Also brought in for questioning was Marjorie Smith, widow of the late attorney. She told the investigators that she had been married three times, and that she had divorced Kermit for about three years before recently reconciling and remarrying him in February 1955. Sounding like a stereotypical 1950s housewife, she reassured the policemen that married life was now happy even though he had been abusive in the past: “Everything was working out fine. Oh, we still had fights once in a while, but who doesn’t? I get over my mads easy, but his would drag on. All I had to do, though, was bake an apple pie and everything would be all right again.” She went on to reveal that she had dated Victor Wolf several times while divorced from Kermit, explaining that she felt sorry for Wolf because his wife had run away with another man.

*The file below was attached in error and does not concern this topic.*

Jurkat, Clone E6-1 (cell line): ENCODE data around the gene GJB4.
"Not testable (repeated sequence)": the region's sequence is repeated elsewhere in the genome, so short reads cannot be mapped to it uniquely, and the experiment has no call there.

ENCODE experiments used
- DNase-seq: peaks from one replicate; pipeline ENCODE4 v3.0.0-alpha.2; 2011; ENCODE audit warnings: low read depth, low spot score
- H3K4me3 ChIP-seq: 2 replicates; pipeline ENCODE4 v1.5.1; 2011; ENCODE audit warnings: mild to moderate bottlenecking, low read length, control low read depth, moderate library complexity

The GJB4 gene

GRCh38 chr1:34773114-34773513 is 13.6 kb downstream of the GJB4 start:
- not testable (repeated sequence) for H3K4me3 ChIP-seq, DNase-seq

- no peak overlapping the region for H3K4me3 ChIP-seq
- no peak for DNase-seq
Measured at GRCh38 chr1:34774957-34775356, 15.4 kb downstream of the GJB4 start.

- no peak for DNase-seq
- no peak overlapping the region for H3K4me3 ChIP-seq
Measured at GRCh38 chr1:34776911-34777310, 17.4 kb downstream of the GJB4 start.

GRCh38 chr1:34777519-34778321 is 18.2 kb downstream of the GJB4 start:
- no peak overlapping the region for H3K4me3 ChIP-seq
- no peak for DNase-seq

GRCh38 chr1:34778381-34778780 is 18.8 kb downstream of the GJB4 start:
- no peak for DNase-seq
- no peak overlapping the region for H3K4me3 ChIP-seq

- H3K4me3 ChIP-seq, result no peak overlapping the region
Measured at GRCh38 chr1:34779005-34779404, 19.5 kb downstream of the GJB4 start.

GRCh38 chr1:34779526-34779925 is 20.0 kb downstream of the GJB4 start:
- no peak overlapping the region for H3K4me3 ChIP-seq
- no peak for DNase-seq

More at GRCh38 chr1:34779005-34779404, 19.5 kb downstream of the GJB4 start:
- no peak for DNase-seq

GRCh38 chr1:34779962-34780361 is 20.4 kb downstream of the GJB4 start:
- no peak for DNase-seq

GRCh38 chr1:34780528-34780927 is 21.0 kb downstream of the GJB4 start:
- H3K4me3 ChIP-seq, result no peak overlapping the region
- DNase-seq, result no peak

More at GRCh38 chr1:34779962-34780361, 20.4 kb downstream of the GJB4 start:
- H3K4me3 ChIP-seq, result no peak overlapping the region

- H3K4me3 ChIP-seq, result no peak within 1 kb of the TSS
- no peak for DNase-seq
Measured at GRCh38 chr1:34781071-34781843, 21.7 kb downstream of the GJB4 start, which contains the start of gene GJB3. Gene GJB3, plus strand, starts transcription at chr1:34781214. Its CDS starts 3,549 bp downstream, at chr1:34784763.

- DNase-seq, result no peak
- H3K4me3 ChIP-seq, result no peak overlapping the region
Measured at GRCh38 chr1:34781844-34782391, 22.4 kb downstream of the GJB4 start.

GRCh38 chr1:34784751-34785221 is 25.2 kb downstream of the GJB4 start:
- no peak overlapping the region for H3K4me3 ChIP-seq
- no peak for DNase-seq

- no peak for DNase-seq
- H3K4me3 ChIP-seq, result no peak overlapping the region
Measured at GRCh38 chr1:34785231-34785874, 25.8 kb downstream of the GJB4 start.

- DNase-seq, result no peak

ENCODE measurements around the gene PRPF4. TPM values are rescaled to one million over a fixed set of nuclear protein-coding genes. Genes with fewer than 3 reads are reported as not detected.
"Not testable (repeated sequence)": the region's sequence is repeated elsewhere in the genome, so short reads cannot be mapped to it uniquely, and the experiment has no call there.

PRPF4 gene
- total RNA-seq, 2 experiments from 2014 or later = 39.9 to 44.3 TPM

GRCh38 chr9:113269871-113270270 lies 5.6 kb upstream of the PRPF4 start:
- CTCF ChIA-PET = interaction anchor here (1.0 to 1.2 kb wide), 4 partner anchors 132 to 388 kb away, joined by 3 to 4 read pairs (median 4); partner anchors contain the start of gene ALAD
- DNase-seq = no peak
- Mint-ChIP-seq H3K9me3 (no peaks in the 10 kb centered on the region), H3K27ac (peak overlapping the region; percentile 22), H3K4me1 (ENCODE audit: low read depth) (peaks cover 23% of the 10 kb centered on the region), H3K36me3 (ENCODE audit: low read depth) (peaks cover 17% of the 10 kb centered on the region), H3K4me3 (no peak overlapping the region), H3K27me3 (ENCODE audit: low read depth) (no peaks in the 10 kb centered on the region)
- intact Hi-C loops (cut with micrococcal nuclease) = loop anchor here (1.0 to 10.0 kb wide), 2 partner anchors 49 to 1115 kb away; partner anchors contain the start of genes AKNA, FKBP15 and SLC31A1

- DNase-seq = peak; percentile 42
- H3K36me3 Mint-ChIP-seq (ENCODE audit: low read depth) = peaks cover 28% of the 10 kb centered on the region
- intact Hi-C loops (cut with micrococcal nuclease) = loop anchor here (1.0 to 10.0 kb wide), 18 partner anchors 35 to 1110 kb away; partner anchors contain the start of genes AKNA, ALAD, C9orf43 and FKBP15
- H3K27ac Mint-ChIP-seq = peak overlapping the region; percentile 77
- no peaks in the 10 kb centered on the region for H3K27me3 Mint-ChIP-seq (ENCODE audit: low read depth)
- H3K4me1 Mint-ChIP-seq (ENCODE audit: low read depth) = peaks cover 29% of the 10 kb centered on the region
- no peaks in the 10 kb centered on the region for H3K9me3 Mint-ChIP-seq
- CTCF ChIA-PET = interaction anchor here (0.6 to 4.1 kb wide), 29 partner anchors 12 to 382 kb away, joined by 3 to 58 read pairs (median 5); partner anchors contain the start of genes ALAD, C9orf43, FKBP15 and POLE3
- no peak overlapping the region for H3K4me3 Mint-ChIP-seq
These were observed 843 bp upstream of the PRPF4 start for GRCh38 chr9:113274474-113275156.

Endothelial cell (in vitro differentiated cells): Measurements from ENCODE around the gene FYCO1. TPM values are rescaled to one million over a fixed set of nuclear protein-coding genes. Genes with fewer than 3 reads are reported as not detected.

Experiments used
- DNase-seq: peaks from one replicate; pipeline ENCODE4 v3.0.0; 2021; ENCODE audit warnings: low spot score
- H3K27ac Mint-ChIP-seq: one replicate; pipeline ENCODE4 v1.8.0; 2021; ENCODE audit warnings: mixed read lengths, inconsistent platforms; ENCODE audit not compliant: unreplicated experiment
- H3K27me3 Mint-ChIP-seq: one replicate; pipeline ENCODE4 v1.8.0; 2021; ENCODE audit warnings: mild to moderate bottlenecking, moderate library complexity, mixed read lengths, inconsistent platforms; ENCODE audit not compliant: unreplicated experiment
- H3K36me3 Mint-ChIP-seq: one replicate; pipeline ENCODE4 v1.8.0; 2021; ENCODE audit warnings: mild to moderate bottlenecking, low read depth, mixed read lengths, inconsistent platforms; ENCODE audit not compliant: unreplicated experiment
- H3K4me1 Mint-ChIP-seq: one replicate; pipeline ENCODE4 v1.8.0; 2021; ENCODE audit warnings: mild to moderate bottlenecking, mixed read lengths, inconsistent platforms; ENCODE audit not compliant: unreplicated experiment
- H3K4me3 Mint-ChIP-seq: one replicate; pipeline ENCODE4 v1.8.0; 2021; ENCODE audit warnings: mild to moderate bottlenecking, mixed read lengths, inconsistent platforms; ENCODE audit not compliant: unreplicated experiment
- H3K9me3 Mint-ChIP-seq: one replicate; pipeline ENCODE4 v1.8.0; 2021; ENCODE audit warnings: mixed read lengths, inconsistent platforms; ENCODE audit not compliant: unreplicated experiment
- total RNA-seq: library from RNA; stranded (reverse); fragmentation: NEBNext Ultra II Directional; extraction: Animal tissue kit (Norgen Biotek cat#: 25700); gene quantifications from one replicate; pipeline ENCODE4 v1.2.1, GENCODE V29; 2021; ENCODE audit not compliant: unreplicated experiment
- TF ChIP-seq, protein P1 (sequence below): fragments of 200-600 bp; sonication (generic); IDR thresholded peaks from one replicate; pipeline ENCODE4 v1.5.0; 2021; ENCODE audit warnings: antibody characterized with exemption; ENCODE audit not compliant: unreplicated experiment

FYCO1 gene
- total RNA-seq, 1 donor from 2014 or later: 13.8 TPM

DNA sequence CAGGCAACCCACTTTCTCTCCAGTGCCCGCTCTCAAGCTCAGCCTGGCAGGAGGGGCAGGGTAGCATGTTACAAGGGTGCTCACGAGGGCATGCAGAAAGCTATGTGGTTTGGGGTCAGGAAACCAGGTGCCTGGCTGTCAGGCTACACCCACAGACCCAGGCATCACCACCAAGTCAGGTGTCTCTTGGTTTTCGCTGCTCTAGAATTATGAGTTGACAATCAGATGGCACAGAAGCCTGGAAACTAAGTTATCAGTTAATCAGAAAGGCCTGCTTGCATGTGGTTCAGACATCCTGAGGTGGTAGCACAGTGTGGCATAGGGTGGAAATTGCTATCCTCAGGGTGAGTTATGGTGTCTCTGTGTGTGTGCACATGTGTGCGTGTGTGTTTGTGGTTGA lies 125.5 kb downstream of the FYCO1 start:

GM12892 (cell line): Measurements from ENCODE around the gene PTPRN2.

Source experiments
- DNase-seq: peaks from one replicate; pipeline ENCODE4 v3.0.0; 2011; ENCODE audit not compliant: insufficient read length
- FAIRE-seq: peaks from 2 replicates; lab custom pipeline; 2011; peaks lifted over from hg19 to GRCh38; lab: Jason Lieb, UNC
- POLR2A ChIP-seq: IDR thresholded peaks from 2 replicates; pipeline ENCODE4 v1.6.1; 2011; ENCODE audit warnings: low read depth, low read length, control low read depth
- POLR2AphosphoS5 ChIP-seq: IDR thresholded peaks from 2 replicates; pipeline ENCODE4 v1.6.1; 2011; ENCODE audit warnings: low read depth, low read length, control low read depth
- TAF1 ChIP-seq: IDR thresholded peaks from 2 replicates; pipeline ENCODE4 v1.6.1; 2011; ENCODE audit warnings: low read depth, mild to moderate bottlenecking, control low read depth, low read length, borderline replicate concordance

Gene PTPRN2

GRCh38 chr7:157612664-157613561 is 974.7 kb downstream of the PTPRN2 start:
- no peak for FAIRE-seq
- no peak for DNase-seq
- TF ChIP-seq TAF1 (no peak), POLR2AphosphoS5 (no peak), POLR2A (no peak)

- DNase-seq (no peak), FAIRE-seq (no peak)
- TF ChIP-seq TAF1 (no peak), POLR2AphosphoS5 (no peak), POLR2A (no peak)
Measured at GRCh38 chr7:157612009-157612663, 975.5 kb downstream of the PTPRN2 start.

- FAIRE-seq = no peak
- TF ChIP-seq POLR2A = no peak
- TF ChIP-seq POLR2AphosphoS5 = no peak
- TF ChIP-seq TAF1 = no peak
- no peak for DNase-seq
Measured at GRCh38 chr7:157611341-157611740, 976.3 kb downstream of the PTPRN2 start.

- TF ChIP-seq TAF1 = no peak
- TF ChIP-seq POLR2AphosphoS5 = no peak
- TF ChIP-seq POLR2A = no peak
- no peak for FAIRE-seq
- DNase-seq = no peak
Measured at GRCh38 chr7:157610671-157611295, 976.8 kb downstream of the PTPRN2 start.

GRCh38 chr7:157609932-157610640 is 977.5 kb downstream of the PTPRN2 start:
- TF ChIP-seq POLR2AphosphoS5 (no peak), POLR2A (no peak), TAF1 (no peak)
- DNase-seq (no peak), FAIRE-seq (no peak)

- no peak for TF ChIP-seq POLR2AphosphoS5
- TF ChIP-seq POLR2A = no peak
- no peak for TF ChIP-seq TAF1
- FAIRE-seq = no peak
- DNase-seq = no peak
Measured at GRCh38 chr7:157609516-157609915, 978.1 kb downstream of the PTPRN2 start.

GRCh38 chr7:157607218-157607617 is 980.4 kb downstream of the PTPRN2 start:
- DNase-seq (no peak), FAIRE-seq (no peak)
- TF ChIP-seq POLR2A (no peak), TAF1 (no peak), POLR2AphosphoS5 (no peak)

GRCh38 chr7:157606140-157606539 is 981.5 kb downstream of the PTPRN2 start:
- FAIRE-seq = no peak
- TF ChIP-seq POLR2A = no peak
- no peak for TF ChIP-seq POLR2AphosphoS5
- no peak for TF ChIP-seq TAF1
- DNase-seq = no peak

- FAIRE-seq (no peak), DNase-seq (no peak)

Detective Leitheiser (right) was bad cop; Det. Walter Graven (left) was good cop. Electrician Victor Wolf (seated) was on the spot. Photo from the files of Det. Walter Graven.

Meanwhile, Wolf was facing scrutiny from criminal detectives Leitheiser and Graven who were pressuring him to confess. Within a short time, he surprised them by asking, “Could I get off with maybe second degree murder? Would I have to go to the gas chamber?” They told him that the jury would decide those questions and then he muttered, “I don’t want to drag her into it, blacken her reputation.” He asked Leitheiser to leave the room—he had been playing bad cop and Wolf felt intimidated. After that, he proceeded to tell Detective Graven the story.